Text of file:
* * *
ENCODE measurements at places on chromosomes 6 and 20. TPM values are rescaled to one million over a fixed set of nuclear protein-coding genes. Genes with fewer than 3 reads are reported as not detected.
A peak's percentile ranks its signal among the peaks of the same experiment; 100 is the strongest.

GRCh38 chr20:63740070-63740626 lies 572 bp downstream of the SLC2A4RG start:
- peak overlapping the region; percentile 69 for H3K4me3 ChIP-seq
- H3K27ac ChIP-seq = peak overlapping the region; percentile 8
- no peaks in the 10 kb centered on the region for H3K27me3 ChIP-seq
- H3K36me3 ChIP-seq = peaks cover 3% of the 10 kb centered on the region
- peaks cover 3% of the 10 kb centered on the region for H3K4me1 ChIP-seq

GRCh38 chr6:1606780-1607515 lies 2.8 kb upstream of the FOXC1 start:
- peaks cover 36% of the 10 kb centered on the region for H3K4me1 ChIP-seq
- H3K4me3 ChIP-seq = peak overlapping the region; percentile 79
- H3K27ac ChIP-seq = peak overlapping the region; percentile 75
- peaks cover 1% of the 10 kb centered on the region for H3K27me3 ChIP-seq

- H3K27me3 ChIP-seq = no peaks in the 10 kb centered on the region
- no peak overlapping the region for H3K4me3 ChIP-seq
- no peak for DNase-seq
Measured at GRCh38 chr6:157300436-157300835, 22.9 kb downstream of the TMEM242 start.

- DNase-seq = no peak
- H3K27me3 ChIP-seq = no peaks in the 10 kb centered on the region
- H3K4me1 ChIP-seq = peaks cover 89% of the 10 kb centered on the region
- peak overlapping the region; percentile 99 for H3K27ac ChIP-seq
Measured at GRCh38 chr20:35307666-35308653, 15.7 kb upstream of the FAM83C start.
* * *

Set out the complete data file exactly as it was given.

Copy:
ENCODE measurements at places on chromosomes 6 and 20. TPM values are rescaled to one million over a fixed set of nuclear protein-coding genes. Genes with fewer than 3 reads are reported as not detected.
A peak's percentile ranks its signal among the peaks of the same experiment; 100 is the strongest.

GRCh38 chr20:63740070-63740626 lies 572 bp downstream of the SLC2A4RG start:
- peak overlapping the region; percentile 69 for H3K4me3 ChIP-seq
- H3K27ac ChIP-seq = peak overlapping the region; percentile 8
- no peaks in the 10 kb centered on the region for H3K27me3 ChIP-seq
- H3K36me3 ChIP-seq = peaks cover 3% of the 10 kb centered on the region
- peaks cover 3% of the 10 kb centered on the region for H3K4me1 ChIP-seq

GRCh38 chr6:1606780-1607515 lies 2.8 kb upstream of the FOXC1 start:
- peaks cover 36% of the 10 kb centered on the region for H3K4me1 ChIP-seq
- H3K4me3 ChIP-seq = peak overlapping the region; percentile 79
- H3K27ac ChIP-seq = peak overlapping the region; percentile 75
- peaks cover 1% of the 10 kb centered on the region for H3K27me3 ChIP-seq

- H3K27me3 ChIP-seq = no peaks in the 10 kb centered on the region
- no peak overlapping the region for H3K4me3 ChIP-seq
- no peak for DNase-seq
Measured at GRCh38 chr6:157300436-157300835, 22.9 kb downstream of the TMEM242 start.

- DNase-seq = no peak
- H3K27me3 ChIP-seq = no peaks in the 10 kb centered on the region
- H3K4me1 ChIP-seq = peaks cover 89% of the 10 kb centered on the region
- peak overlapping the region; percentile 99 for H3K27ac ChIP-seq
Measured at GRCh38 chr20:35307666-35308653, 15.7 kb upstream of the FAM83C start.